- The Washington Times - Tuesday, August 1, 2006

Less than a month into the still nameless war waged across the Israel-Lebanon border, neither side is entitled to claim victory.

The killing of more than 50 Lebanese civilians by bombs in the village of Kafr Kana was a severe moral setback for Israel. But Jerusalem, while apologizing, said it would press home its attack on Hezbollah.

Hezbollah, a guerrilla force of only several thousand men, has not been broken despite more than 2,000 Israeli air sorties and clashes with crack Israeli units on the ground. Its command structure continues to function, more or less intact, and its front-line fighters, both those facing Israeli troops and those firing rockets, are putting up an exemplary fight.

Israel has been unable to halt the daily dose of more than 100 rockets that has rained down on its northern cities and villages for more than two weeks. With these Iranian and Syrian-supplied rockets, Hezbollah has damaged the Israeli economy and disrupted the lives of more than a million Israelis who have moved to more secure parts of the country or are waiting out the war in shelters at home.

Though Hezbollah receives significant criticism from within the Arab world for having triggered the conflict, its overall popularity among Muslims has soared as the only Arab force willing to take on Israel.

Israel, for its part, has destroyed a significant part of Hezbollah’s infrastructure, destroying hundreds, if not thousands, of rockets hidden in houses and underground caches the militia had believed secure. In doing so, it has revealed Israeli intelligence can penetrate even the disciplined Shi’ite militia. The Israeli Air Force also has destroyed much of Lebanon’s infrastructure, partly to deprive Hezbollah of roads and bridges its men use, partly to punish Lebanon for permitting a militia operating from its territory to provoke war with a sovereign neighbor.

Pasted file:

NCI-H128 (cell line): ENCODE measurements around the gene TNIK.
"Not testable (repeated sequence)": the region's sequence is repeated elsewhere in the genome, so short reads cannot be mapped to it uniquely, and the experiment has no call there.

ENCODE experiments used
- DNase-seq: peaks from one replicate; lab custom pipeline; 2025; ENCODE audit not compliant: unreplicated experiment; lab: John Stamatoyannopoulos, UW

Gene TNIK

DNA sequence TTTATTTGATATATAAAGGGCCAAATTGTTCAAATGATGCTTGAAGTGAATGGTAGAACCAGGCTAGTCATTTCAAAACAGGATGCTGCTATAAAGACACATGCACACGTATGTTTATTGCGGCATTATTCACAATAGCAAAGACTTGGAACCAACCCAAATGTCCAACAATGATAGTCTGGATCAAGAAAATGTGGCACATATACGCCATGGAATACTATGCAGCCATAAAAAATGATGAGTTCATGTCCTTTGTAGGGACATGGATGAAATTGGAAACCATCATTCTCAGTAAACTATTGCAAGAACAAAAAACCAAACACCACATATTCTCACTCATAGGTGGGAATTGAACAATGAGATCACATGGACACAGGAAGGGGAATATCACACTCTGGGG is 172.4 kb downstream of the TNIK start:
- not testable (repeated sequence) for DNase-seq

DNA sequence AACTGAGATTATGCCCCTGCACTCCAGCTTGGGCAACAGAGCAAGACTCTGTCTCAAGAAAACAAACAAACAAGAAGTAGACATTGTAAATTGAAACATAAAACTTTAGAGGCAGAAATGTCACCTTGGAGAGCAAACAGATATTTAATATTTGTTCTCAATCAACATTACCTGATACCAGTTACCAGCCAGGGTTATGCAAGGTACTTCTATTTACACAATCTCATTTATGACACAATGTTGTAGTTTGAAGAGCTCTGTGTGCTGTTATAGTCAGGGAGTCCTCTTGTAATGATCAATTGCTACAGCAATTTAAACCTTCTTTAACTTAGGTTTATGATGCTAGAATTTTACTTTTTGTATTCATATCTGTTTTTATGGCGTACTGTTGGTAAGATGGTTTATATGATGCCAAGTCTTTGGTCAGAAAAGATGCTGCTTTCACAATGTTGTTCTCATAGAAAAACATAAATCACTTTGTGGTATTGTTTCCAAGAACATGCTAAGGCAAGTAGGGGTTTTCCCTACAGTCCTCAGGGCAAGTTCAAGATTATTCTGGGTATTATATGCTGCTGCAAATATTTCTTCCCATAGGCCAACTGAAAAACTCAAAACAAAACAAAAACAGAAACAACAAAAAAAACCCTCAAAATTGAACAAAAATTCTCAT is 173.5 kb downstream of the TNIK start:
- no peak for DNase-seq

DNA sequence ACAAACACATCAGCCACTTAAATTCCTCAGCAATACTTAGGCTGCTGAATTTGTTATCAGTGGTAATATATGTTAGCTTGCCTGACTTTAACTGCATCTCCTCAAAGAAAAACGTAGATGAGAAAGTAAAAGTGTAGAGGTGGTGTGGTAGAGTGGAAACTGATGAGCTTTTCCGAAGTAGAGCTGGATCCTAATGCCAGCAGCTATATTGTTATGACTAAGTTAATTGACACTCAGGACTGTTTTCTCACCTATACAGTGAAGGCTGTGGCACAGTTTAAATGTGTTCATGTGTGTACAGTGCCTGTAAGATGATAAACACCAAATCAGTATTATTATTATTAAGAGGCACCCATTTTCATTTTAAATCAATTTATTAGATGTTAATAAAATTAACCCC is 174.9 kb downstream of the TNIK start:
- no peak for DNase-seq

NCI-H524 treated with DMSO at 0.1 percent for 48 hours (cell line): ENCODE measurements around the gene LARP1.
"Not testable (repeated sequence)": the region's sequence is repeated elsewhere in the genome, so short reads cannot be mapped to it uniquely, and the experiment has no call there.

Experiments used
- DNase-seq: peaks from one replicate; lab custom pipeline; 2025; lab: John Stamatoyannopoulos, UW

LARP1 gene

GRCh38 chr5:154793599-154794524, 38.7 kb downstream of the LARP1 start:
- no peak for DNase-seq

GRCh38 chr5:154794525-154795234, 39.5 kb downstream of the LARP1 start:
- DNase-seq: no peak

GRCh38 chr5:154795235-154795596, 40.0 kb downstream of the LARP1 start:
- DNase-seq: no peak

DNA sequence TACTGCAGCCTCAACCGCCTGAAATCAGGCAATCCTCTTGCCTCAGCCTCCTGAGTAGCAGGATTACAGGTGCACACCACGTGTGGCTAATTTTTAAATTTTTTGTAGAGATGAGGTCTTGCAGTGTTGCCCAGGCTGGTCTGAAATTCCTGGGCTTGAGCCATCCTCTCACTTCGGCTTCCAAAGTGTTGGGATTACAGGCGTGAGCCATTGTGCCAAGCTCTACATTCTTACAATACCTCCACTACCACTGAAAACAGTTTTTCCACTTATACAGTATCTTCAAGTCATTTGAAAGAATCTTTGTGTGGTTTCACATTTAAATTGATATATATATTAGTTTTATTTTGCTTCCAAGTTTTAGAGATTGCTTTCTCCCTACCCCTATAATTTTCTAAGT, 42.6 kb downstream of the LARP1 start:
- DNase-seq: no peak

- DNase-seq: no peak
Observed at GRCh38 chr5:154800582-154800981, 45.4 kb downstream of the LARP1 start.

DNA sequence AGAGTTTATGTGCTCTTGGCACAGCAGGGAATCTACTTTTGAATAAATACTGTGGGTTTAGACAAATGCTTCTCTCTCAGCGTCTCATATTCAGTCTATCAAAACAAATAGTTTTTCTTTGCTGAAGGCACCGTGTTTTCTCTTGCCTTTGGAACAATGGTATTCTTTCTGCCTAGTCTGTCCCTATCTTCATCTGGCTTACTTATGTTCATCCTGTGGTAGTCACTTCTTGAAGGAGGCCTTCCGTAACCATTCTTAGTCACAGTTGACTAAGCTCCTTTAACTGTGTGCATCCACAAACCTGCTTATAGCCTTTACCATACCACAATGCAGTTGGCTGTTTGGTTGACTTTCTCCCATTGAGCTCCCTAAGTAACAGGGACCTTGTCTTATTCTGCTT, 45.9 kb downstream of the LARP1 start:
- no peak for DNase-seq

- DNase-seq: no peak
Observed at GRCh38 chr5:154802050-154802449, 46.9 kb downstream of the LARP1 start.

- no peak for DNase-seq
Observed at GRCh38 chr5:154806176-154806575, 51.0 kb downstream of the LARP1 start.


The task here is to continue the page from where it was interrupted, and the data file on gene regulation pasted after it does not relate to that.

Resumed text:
According to Israel, its ground troops have inflicted several times as many casualties on Hezbollah as they themselves have suffered. Hezbollah leader Sheik Hassan Nasrallah, who had ordered the cross-border raid that triggered the conflict, has had his image as a brilliant leader who never makes a serious mistake tarnished by an overwhelming Israeli attack he did not anticipate.

One of Israel’s most surprising achievements has been the ability of its home front to bear up to almost 2,000 rockets that have struck the northern part of the country. The public has not been intimidated by Hezbollah’s threat to use long-range rockets capable of hitting the Tel Aviv metropolitan area in the heart of the country. “I’m willing to continue living in a shelter for months,” a resident of a northern village told Israel Radio last week. “As long as the army finishes the job.”

Hezbollah may unleash a major surprise before a cease-fire kicks in — perhaps the firing of those long-range rockets with their heavy payloads at Tel Aviv. They may even try to reach the nuclear reactor at Dimona in the southern part of the country, though there has been no public indication they have rockets with that long a range. It is not known what Israel plans in response.

It remains to be seen if the bombing at Kafr Kana will bring pressure for an immediate cease-fire that Israel, and Washington, can not resist. Israel would regard this as a major setback since its major land push has not yet gotten into stride.

Each side can claim it is ahead on points. But two aspects suggest that when the shooting stops Israel will be seen to have gained permanent advantage from the war. The first is that Hezbollah has been driven back from the border area and is unlikely to return. Israel and the international community may not succeed in their demand that Hezbollah disarm but Israel has made it a prime national goal to ensure the militia does not again build up its military infrastructure within sight of Israel’s northern villages. That in itself will have made the war worthwhile for Israel.

The second aspect is Israel’s deterrent image. It has been dangerously eroded in recent years by the pinprick assaults of Hezbollah and Palestinian militants that made Israel seem an awkward Goliath. In recent months, Sheik Nasrallah taunted it as a “temporary state” and Iran’s leaders said its end was nigh. What will likely be remembered from the current war is that Goliath is capable of rising up and roaring.

Abraham Rabinovich is a former reporter for the Jerusalem Post and a regular contributor to The Washington Times. His recent book is “The Yom Kippur War: The Epic Encounter that Transformed the Middle East.”

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